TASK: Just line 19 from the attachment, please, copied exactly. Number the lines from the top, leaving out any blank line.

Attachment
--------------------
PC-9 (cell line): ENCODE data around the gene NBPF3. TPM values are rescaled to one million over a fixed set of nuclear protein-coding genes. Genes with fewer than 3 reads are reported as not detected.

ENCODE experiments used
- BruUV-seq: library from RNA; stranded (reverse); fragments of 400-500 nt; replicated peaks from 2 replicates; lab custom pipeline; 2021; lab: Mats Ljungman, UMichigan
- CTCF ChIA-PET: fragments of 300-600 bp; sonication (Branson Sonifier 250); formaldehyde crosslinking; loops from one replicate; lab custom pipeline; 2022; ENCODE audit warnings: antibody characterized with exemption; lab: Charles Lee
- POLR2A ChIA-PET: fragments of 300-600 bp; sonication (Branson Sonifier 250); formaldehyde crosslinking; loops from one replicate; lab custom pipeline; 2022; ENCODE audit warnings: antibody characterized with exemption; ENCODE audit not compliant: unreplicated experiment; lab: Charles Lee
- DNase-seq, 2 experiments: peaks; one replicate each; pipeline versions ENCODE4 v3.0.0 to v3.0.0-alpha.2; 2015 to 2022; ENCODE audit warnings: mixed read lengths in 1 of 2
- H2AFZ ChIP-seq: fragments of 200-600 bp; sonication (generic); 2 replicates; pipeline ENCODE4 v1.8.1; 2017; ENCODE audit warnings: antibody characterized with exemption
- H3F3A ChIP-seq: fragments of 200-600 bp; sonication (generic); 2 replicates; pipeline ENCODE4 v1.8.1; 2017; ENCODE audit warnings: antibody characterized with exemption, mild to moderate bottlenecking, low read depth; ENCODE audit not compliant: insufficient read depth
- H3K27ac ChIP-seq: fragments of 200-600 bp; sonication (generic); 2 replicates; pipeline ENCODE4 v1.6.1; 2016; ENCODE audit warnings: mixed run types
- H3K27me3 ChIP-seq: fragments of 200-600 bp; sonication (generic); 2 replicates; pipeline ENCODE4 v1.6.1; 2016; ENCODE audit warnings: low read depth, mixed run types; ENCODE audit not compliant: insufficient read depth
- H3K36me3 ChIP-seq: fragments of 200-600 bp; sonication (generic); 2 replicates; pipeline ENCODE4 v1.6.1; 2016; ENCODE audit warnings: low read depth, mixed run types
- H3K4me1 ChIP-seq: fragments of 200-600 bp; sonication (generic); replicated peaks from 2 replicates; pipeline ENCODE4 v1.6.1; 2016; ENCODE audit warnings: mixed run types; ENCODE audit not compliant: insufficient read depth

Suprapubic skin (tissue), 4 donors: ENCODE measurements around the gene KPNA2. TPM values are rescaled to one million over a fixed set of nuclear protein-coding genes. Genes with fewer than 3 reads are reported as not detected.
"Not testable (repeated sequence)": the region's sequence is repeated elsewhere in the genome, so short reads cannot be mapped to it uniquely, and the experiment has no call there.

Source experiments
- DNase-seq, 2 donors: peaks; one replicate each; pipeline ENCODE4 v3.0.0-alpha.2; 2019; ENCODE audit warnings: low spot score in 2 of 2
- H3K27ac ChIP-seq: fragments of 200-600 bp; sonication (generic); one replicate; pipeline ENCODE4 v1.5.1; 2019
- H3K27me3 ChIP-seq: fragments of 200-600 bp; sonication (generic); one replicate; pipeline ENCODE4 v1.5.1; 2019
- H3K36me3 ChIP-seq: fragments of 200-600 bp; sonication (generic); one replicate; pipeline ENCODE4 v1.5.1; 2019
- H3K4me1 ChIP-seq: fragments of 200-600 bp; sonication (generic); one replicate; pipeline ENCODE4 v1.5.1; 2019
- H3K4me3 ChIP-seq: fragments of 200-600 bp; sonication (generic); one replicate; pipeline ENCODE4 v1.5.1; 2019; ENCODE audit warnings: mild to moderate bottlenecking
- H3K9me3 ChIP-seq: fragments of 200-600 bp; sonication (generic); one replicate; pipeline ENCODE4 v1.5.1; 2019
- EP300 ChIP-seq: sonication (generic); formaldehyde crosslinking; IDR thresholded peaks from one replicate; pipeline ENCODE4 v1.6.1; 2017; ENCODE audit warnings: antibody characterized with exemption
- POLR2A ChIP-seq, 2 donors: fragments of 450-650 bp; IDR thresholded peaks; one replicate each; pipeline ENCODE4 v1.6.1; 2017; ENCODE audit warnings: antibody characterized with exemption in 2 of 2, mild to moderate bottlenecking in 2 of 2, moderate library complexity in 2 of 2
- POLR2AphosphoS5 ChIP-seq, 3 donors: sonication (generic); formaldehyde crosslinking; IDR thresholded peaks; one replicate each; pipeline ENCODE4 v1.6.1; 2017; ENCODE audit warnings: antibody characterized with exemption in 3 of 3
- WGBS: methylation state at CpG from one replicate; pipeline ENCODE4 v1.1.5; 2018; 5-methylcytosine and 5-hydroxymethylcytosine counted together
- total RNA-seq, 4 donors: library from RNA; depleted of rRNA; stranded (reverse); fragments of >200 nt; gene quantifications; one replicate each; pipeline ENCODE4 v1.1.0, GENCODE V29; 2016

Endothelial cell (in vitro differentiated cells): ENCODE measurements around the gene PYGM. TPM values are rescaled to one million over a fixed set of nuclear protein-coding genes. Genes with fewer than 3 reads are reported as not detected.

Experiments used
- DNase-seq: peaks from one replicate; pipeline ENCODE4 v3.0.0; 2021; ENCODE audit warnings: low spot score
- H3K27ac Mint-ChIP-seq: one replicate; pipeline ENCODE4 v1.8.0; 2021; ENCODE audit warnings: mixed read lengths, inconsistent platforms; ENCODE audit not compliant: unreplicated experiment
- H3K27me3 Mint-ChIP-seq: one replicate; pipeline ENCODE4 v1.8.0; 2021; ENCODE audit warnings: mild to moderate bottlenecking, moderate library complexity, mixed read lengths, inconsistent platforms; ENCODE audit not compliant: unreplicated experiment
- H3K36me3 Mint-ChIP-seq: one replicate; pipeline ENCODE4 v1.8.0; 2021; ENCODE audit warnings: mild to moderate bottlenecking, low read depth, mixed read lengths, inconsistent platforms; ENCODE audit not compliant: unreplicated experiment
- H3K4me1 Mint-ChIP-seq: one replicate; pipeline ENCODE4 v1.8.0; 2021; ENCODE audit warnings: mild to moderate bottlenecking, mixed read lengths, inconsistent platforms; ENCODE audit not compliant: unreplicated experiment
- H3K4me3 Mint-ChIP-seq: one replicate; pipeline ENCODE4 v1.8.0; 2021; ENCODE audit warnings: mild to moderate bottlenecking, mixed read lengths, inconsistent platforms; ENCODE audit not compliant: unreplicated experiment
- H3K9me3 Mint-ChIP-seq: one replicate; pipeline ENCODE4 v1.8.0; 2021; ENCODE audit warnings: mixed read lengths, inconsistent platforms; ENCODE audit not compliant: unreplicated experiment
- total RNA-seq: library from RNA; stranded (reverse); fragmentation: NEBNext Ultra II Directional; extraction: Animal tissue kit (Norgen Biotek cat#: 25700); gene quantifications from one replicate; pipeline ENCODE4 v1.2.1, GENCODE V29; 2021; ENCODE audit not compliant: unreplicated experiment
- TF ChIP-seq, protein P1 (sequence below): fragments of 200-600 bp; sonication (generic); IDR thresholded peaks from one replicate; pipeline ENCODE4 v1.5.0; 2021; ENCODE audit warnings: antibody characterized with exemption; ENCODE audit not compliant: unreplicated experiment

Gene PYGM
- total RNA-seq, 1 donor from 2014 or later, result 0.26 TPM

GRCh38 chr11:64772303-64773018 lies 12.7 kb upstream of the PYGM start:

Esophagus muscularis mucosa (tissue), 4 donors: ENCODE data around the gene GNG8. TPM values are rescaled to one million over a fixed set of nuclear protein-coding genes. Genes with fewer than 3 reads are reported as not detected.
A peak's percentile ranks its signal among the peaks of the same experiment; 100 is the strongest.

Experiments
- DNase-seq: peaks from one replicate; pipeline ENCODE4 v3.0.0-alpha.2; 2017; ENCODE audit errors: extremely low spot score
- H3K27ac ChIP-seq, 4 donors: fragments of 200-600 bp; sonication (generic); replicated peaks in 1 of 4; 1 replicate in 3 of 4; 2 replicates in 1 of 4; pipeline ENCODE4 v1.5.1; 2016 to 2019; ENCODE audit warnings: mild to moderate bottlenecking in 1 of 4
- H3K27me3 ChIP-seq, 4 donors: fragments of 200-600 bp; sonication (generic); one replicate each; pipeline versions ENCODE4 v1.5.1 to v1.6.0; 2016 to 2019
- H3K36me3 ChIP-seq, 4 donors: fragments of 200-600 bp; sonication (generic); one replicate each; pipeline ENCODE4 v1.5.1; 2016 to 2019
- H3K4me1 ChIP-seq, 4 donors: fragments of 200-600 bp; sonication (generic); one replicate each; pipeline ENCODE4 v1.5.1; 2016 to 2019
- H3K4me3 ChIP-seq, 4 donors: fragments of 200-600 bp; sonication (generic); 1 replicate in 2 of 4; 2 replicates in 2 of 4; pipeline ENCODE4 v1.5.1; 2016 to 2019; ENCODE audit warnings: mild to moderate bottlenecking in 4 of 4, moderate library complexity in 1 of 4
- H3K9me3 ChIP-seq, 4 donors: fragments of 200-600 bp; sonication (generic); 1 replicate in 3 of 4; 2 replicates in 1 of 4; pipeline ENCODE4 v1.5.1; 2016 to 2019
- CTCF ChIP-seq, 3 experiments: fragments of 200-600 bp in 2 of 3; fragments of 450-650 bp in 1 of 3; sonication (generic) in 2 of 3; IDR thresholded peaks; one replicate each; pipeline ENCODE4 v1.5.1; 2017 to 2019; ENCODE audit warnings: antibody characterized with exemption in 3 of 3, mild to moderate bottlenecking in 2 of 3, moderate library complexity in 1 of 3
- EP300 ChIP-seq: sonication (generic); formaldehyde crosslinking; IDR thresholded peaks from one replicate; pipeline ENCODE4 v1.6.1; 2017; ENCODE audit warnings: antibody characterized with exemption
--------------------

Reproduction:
- H3K36me3 ChIP-seq: fragments of 200-600 bp; sonication (generic); one replicate; pipeline ENCODE4 v1.5.1; 2019